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Hypertension and the older patient in general practice. A comparison of process and outcome for patients on multiple therapies at two practices

Moyez Jiwa MRCGP MA MD*

Lead Lecturer for Clinical Research, Institute of General Practice and Primary Care, ScHARR, University of Sheffeld, UK

Katie McGowan, Medical Student, University of Sheffeld, UK

Michael Gordon BMed Sci BMBS DRCOG

General Practitioner, Gleadless Medical Centre, Sheffeld, UK

Jenny Freeman MSc PhD

Lecturer in Medical Statistics, The University of Sheffeld, Institute of Primary Care and General Practice, Community Science Centre, Northern General Hospital, Sheffeld, UK

*Corresponding Author:
Dr Moyez Jiwa
Institute for General Practice and Primary Care
ScHARR, University of Sheffeld, Community Sciences Centre
Northern General Hos-pital, Sheffeld S5 7AU, UK.
Tel: +44 (0)114 271 5561
fax: +44 (0)114 242 2136
email: [email protected]

Received date:10 June 2004 Accepted date: 27 August 2004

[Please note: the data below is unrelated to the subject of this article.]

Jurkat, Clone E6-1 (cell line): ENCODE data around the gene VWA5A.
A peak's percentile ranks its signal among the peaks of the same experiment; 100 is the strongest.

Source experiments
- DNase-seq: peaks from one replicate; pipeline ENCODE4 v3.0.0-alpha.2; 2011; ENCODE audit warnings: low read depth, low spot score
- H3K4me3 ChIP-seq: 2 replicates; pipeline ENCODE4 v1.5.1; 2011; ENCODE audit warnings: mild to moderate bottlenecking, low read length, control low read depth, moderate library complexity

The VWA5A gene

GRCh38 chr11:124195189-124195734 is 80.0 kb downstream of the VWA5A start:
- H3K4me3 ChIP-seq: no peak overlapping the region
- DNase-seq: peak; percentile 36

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Background There are now many perceived benefits of polypharmacy in the management of hypertension. With surveys reporting inadequate blood pressure control there are calls for more aggressive management particularly in relation to the older npatient. However, because of the physiological changes of ageing, the risks of polypharmacy are substantial in this group and may undermine efforts to prescribe multiple therapy.Aim To quantify and compare documented efforts to manage hypertension in patients over 75 years of age, treated with multiple agents over a three-year period at two UK general practices.Methods We conducted a retrospective review of computerised and paper medical records. Health records were examined (n = 192) for patients aged 75–80 years registered over three years at two South Yorkshire practices. Included patients had to havebeen taking therapy for high blood pressure since at least October 2000 and been managed on at least two different prescribed drugs. The most recently recorded blood pressure readings before October 2003 were noted. The number of agents and doses throughout the three-year period were recorded. Biochemical and physical side-effects recorded in the notes were included in the analysis. Therapeutic manoeuvres, patient concordance and consultations where blood pressure was taken were recorded.Results Both practices recorded similar efforts to manage hypertension in this age group. There were small differences in clinical practice, though the end-point measurement – proportion of cases with normal blood pressure after three years – was no different between the practices (42% vs. 36%). In general, concordance was noted to be greater in patients who were normotensive by the end of three years. However, logistic regression analysis fitting hypertension at the end of three years as the outcome variable, and general practitioner recording of blood pressure, number of treatment manoeuvres, number of investigations and concordance as explanatory variables failed to demonstrate that any of these factors are useful predictors of a normal blood pressure after three years (r2 = 0.09). Discussion We found that these two practices successfully treated 60% of their older hypertensive patients when using two or more classes of therapy by a defined date at the end of a three-year period. Patients who do not request repeat prescriptions for treatment are more likely to remain hypertensive.However, the data do not suggest that a greater proportion of patients prescribed more than two classes of drugs are more successfully treated than those on two, or that patients taking more classes of drugs had more side-effects.